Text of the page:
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Size Selectivity in Marine Mammal Diets as a Guide to Evolutionarily Enlightened Fisheries Management
North American Journal of Fisheries Management (2010)
  • Michael A. Etnier, Applied OsteologyPost Office Box 92BellinghamWashington98227‐0092USA
  • Charles W. Fowler, National Oceanic and Atmospheric AdministrationNational Marine Fisheries Service, Alaska Fisheries Science Center7600 Sand Point Way NortheastSeattleWashington98115USA
Commercial fisheries have a long history of nonsustainable harvests—not through deliberate mismanagement but through an inability to simultaneously account for the complexity of relevant factors, including the ecological and coevolutionary interactions within ecosystems. We argue that these factors (e.g., natural selection and coevolution) are among the structuring processes behind the patterns of predation exhibited by species such as marine mammals. As such, these patterns provide an indication of harvest practices that are sustainable in the long term—that is, normal for the systems and circumstances involved. Thus, patterns in selectivity exhibited by predators in their consumption of prey species meet the needs for evolutionarily enlightened guidance in management, long seen as missing in current practice. Our analysis of data characterizing the diets of 63 species of marine mammals indicates that the majority of prey consumed are 30 cm or less in length. This pattern is common to all marine mammal taxa and is apparently independent of the body size of predator species and largely independent of the body size range of prey species, many of which exceed 100 cm in maximum length. The size selectivity of commercial fisheries differs from that of marine mammals for all but the smallest prey species and is positively correlated with size. When possible, commercial fisheries tend to target individuals greater than 30 cm. The selective pressure this exerts on large-bodied prey species is abnormal in comparison with that of the natural predator–prey systems that have evolved to sustain consumption of individual prey items of 30 cm or less. To minimize the abnormal effects of selective pressure imposed by fishing, we argue that the targeted size composition of catches should be modified to more closely match the patterns exhibited by marine mammals as another example of the application of systemic management, a holistic alternative to conventional management.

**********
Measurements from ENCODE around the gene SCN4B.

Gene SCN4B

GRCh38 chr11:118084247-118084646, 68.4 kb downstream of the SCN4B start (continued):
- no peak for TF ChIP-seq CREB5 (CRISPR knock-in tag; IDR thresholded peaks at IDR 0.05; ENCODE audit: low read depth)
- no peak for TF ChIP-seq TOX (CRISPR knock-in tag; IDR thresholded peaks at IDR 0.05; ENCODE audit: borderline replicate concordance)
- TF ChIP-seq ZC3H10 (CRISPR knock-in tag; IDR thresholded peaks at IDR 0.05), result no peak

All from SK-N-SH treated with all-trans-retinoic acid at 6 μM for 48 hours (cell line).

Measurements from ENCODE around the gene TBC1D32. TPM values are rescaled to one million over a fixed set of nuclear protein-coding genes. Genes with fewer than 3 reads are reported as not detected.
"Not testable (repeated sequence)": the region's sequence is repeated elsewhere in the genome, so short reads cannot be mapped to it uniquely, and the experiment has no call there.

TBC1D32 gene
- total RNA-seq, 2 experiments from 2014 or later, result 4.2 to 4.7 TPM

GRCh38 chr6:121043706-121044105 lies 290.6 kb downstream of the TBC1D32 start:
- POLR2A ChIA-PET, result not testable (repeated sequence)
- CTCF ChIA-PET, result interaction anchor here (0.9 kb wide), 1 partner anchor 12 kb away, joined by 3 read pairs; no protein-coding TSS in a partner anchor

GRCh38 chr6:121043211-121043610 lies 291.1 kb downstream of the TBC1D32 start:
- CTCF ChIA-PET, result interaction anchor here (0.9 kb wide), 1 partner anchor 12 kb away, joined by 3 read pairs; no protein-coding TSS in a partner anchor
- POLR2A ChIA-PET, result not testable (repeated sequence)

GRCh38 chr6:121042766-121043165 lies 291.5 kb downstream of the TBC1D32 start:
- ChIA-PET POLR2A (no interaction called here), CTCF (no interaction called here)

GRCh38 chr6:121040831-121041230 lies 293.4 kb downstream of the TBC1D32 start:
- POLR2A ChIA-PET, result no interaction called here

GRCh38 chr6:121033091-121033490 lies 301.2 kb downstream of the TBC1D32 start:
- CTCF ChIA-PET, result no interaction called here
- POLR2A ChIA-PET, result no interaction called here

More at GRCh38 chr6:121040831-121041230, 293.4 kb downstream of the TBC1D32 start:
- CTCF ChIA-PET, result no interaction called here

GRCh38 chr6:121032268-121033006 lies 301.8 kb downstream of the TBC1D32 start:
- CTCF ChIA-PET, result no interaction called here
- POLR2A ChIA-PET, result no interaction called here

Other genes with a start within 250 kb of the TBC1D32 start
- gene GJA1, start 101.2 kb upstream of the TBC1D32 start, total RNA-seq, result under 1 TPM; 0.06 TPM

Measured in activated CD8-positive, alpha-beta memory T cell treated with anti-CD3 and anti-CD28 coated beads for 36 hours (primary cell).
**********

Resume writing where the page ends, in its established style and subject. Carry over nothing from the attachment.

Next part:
• Marine mammals,
  • Commercial fisheries
Publication Date
April 1, 2010
Publisher Statement
Copyright 2018 Informa UK Limited
Published by Taylor & Francis
Citation Information
Michael A. Etnier and Charles W. Fowler. "Size Selectivity in Marine Mammal Diets as a Guide to Evolutionarily Enlightened Fisheries Management" North American Journal of Fisheries Management Vol. 30 Iss. 2 (2010) p. 588 - 603
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